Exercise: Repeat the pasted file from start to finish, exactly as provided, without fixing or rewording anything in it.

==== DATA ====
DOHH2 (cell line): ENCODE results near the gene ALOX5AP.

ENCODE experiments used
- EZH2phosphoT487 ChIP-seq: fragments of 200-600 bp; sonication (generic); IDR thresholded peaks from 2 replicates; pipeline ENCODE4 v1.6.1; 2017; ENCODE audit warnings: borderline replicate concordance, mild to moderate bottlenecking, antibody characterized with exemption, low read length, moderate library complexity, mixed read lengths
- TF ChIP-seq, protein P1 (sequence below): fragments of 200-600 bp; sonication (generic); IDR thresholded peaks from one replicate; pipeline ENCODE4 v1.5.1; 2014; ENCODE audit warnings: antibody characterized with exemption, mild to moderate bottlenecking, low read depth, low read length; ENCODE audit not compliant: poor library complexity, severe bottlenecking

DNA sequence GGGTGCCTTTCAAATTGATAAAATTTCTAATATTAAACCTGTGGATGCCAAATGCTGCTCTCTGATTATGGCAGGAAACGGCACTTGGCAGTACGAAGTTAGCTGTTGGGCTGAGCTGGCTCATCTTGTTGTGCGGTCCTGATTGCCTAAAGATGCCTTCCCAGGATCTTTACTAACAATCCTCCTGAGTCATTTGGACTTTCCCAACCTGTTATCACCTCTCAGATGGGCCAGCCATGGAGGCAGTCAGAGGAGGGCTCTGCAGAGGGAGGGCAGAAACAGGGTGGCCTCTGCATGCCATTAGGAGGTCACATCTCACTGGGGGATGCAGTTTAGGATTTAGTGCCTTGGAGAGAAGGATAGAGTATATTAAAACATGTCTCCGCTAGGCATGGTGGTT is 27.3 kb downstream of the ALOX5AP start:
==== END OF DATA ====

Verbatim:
DOHH2 (cell line): ENCODE results near the gene ALOX5AP.

ENCODE experiments used
- EZH2phosphoT487 ChIP-seq: fragments of 200-600 bp; sonication (generic); IDR thresholded peaks from 2 replicates; pipeline ENCODE4 v1.6.1; 2017; ENCODE audit warnings: borderline replicate concordance, mild to moderate bottlenecking, antibody characterized with exemption, low read length, moderate library complexity, mixed read lengths
- TF ChIP-seq, protein P1 (sequence below): fragments of 200-600 bp; sonication (generic); IDR thresholded peaks from one replicate; pipeline ENCODE4 v1.5.1; 2014; ENCODE audit warnings: antibody characterized with exemption, mild to moderate bottlenecking, low read depth, low read length; ENCODE audit not compliant: poor library complexity, severe bottlenecking

DNA sequence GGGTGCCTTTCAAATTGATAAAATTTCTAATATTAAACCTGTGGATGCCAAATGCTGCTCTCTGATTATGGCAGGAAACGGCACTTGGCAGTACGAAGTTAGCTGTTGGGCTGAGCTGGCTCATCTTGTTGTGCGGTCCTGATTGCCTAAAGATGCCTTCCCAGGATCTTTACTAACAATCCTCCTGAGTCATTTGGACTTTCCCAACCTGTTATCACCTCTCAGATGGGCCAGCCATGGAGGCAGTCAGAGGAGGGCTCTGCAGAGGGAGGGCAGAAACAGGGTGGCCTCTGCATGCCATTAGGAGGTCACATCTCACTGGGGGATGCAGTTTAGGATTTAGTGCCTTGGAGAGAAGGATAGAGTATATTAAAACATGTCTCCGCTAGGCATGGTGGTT is 27.3 kb downstream of the ALOX5AP start: